But wood stoves are 100 to 1,000 times as polluting – using a new EPA-certified wood stove for just 10 hours emits as much PM2.5 pollution as the average car does in a year. Older stoves and fireplaces are even worse. Greece has learned the hard way about the massive, health-hazardous pollution caused when more than a few people use heating that is 1,000 as polluting as a car http://www.grreporter.info/en/fireplace_pollutes_air_much_1000_cars/8814

    So even if EPA stoves reduce pollution by 70% that means they are as bad as much as 300 cars, instead of 1,000. This is still not acceptable. Under a fair polluter-pays taxes, the average wood stove user would still be up for a tax of thousands of dollars per year.

    The Citizens for Environmental Health Website asks:. Why is wood smoke, a serious and deadly toxic carcinogenic neighbourhood pollutant, allowed? Because people don’t know! http://www.citizensfeh.com/sustainability_community.html This website points out that the stove manufacturers do their own testing and certification and that independent tests reported dioxin emissions were 400 times higher than claimed.

    The American Lung Association “strongly recommends using cleaner, less toxic sources of heat. Converting a wood-burning fireplace or stove to use either natural gas or propane will eliminate exposure to the dangerous toxins wood burning generates including dioxin, arsenic and formaldehyde” http://www.lungusa.org/press-room/press-releases/cleaner-alternatives-for-winter-heat.html

    The article notes the high cost of installing new heating, and the benefits of weatherising homes. If you care for your health and the environment, when replacing your heating, please follow the advice of the Americal Lung Association and don’t install a so-called EPA certified heater that will emit as much health-hazardous PM2.5 pollution in 10 hours as a car does in a year.

    Reply
  • Ernest Grolimund

    Wood burning is doubling and tripling pm2.5 going into the air per Canadian census data. It should be doubling pm concentration and is but government has been hiding it till recently. New visibility reports from the weather channel and NOAA and a great new EPA approved chart in Colorado allow victims of wood smoke pollution to get the true pm2.5 background levels. IE, in NH and ME, 10 mile visibility is common on clear days in the day. This corresponds to 42 mcg/m3 pm2.5, instant concentration. It is worse at night as shown by good mobile monitoring by the state of NH. Keene, NH was monitored with peak pm2.5 at 100 mcg/m3 +/- and daily pm can be easily estimated at 50 mcg/m3, 24 hr ave. This is the truth and the official monitoring is false and fraudulent. Yes, fraudulent in the criminal sense, in my opinion. The intent of the Clean Air Act is to keep pollutants below stds “ANYWHERE” per EPA proclamations. A stove or wood furnace that the author loves, creates about 50 mcg/m3 pm2.5. Total pm2.5 is 100 mcg/m3, 24 hr ave. The wood smoke dose is 2,400 mcg/m3,hr (conc x time). The safe dose per DHHS and EPA is 180 mcg/m3,hr. Oops. There is a huge new and emerging public health problem that EDF sought to adress by challenging NSPS stds. That is good. Progress is coming to reduce pm to pellet stove level from new stoves. But choking with the damper can increase pollution commonly up to 4 times more per EPA studies or worse. And no one is comparing modeled pm to the new safe dose nor including the tox equiv of 187 air toxics. More work is needed.By ME DEP and EPA modeling, even pellet stoves pollute with 10 mcg/m3 pm2.5 and daily doses of 240 mcg/m3,hr which is more than the safe dose of 180 mcg/m3,hr. We are talking about instant platelet clumping which is the mechanism behind heart attacks. This why the Surgeon General wrote that there is no safe level of tobacco smoke and the EPA writes that wood smoke is 12 times more carcinogenic. Julie Mellums article on Wood smoke the other cigarette on the EDF website is right on.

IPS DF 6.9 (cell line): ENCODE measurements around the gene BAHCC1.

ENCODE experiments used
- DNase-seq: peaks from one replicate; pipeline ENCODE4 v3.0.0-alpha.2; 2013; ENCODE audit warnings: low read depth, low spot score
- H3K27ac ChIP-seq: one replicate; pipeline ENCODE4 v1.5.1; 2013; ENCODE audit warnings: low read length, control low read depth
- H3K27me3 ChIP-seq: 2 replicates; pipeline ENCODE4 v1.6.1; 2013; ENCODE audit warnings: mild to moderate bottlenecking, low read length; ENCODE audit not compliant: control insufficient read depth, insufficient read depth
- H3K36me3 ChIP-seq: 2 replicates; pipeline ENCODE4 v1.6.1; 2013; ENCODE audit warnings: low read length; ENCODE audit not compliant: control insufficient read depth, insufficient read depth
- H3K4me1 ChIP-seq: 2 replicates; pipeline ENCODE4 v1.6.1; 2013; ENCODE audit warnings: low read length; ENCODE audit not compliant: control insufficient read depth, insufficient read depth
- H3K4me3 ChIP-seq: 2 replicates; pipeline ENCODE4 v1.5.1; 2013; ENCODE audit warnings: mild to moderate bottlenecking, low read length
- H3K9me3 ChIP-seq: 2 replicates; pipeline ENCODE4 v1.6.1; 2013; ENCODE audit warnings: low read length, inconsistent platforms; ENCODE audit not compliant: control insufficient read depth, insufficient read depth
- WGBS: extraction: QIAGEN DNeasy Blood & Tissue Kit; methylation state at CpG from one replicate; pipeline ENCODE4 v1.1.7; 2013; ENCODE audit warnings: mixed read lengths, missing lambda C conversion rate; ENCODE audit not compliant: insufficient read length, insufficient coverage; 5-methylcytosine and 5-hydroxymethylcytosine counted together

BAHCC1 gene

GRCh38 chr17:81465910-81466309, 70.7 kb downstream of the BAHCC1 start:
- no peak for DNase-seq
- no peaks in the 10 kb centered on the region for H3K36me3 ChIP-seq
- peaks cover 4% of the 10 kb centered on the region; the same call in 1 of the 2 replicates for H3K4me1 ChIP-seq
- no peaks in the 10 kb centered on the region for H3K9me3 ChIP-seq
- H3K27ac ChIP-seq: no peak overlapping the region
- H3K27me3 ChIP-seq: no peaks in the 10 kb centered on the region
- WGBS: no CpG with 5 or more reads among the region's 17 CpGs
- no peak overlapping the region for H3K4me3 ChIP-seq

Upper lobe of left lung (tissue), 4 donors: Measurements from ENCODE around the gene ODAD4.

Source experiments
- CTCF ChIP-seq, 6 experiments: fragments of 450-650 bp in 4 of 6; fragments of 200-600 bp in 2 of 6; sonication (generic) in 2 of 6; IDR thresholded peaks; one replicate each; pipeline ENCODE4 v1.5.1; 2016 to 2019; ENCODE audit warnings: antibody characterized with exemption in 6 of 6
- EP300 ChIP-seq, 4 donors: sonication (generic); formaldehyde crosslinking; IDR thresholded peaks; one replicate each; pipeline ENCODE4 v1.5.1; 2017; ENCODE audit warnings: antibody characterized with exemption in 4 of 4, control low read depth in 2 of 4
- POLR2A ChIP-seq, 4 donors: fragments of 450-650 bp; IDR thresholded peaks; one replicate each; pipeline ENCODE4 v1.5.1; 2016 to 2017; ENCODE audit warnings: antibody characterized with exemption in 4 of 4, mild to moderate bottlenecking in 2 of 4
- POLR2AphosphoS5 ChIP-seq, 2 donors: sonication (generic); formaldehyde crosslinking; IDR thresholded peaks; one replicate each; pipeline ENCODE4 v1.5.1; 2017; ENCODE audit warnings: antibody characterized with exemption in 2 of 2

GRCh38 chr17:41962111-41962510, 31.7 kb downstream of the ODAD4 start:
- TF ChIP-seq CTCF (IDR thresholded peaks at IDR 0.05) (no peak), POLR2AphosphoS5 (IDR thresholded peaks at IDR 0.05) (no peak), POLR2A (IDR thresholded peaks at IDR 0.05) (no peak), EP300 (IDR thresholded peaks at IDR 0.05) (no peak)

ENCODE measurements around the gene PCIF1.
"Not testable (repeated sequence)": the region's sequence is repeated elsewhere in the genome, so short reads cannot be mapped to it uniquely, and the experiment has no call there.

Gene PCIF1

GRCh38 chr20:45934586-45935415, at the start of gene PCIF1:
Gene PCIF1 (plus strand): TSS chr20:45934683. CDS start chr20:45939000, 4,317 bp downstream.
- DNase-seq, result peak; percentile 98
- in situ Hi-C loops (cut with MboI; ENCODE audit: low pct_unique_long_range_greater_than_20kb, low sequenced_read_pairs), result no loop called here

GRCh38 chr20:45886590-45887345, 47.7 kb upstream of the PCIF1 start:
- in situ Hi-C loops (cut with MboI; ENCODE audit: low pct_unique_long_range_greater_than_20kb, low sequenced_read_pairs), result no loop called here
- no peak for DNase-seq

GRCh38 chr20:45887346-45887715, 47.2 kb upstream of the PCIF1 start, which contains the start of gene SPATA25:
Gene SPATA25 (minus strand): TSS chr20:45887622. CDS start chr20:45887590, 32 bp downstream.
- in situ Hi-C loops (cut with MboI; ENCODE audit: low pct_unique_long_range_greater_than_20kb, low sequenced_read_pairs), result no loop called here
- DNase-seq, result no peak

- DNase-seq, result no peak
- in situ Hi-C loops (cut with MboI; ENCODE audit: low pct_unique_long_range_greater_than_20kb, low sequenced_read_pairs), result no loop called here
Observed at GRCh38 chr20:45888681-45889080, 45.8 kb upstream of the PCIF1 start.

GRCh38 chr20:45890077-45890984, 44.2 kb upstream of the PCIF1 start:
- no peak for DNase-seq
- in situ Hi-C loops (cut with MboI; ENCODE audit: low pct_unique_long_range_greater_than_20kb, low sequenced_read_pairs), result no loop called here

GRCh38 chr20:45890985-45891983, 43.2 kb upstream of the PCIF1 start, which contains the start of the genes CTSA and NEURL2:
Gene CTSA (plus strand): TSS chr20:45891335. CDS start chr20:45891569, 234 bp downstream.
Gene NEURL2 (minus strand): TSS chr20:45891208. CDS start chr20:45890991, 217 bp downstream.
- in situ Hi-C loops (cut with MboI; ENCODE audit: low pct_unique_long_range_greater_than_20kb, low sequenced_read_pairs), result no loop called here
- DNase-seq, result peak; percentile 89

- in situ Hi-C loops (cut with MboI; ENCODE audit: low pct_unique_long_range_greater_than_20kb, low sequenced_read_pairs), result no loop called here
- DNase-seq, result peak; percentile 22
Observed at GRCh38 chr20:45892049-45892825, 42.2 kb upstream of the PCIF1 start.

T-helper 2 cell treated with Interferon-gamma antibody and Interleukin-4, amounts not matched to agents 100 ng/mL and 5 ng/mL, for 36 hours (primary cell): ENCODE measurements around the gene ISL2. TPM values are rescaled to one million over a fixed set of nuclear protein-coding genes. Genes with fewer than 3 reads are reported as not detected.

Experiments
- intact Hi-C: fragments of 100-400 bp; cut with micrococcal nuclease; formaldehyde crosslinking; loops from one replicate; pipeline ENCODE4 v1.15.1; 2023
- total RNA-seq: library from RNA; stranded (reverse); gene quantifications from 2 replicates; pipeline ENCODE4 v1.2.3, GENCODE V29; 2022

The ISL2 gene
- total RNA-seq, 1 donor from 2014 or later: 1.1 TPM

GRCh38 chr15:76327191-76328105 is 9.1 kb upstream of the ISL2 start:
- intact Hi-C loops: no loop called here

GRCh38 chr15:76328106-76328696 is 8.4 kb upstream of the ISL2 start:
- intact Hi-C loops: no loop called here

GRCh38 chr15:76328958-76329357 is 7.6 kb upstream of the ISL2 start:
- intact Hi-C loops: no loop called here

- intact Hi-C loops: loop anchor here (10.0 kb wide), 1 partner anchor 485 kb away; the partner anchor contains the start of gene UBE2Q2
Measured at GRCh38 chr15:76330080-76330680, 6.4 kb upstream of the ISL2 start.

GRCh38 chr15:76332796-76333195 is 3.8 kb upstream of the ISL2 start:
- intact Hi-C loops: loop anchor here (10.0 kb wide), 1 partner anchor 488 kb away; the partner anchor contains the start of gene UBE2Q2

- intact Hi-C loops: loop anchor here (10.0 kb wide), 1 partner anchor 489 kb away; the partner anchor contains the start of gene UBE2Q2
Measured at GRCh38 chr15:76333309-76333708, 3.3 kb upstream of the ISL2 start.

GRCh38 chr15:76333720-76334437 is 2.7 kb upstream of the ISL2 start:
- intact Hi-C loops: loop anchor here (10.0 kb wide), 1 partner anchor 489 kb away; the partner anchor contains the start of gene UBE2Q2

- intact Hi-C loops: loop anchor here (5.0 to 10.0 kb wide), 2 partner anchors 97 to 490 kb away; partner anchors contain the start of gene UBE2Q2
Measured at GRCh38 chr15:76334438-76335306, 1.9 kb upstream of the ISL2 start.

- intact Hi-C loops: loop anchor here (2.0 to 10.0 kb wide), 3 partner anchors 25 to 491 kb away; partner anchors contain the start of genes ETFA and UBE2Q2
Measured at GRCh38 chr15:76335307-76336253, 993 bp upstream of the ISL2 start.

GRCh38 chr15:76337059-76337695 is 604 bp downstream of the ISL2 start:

Reply